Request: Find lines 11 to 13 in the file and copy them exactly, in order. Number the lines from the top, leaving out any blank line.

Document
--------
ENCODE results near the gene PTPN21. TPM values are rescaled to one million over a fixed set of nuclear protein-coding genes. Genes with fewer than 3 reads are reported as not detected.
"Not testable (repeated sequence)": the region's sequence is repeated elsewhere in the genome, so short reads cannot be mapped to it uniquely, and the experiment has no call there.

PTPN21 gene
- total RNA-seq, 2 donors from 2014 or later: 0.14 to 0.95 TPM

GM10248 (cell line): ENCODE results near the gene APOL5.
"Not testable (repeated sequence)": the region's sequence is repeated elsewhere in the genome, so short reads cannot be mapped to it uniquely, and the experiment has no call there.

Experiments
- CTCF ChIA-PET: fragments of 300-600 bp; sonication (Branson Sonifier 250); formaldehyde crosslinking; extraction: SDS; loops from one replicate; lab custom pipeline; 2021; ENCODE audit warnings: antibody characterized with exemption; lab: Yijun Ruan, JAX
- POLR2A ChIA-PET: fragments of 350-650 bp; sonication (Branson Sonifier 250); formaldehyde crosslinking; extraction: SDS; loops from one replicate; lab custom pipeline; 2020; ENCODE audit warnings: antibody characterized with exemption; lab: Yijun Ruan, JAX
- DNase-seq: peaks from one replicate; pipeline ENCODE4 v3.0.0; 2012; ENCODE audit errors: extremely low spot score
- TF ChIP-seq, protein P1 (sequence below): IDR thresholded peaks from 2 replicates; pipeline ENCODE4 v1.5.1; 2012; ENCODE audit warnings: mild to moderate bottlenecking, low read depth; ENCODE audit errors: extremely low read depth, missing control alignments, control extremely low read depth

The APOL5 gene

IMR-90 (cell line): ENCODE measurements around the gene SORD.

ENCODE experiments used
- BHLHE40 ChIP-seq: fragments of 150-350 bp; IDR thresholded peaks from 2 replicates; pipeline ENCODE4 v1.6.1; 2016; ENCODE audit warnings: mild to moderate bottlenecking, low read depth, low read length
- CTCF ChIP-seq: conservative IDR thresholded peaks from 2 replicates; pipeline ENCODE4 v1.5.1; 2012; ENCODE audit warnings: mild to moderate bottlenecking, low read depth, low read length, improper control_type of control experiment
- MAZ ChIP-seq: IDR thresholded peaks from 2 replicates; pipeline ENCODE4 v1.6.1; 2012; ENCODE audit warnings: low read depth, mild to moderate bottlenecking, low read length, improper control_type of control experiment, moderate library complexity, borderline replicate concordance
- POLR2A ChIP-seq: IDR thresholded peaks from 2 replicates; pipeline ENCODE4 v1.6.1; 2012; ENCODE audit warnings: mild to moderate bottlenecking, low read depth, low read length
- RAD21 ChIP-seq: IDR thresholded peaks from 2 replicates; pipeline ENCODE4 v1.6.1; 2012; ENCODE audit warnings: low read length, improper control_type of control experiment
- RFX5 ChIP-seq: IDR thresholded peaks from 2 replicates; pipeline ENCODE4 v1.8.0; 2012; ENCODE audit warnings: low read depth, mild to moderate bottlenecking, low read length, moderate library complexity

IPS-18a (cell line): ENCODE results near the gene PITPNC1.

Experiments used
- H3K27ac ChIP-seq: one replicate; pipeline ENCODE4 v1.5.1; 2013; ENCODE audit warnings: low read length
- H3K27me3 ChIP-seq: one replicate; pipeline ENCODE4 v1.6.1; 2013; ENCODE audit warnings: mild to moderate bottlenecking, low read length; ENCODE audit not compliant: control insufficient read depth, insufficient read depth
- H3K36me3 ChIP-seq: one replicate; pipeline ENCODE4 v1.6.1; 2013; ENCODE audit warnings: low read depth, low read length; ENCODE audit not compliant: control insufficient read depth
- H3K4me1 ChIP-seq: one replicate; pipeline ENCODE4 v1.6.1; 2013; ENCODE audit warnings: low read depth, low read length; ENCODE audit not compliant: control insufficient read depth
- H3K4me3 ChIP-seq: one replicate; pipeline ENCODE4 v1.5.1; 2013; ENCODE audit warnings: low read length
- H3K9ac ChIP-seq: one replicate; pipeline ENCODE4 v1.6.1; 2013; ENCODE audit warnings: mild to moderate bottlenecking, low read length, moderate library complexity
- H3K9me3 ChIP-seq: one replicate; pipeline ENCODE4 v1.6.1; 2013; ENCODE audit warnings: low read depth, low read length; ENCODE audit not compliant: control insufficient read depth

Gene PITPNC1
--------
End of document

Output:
- TF ChIP-seq, protein P1 (sequence below): IDR thresholded peaks from 2 replicates; pipeline ENCODE4 v1.5.1; 2012; ENCODE audit warnings: mild to moderate bottlenecking, low read depth; ENCODE audit errors: extremely low read depth, missing control alignments, control extremely low read depth

The APOL5 gene

IMR-90 (cell line): ENCODE measurements around the gene SORD.